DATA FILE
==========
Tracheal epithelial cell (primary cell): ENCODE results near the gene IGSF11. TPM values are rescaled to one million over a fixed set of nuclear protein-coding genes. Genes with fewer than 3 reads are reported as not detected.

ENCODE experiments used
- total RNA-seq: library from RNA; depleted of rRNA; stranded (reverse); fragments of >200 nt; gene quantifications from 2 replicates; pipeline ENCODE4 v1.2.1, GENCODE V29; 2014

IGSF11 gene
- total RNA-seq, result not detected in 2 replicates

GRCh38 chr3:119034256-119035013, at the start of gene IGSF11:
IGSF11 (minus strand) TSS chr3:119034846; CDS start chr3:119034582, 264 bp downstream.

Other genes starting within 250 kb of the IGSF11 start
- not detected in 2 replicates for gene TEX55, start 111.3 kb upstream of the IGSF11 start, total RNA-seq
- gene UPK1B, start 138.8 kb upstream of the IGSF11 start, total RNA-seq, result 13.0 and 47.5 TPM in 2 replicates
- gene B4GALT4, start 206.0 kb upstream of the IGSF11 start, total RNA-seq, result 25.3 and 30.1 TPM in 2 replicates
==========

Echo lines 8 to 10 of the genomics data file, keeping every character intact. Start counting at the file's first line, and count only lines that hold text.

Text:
Other genes starting within 250 kb of the IGSF11 start
- not detected in 2 replicates for gene TEX55, start 111.3 kb upstream of the IGSF11 start, total RNA-seq
- gene UPK1B, start 138.8 kb upstream of the IGSF11 start, total RNA-seq, result 13.0 and 47.5 TPM in 2 replicates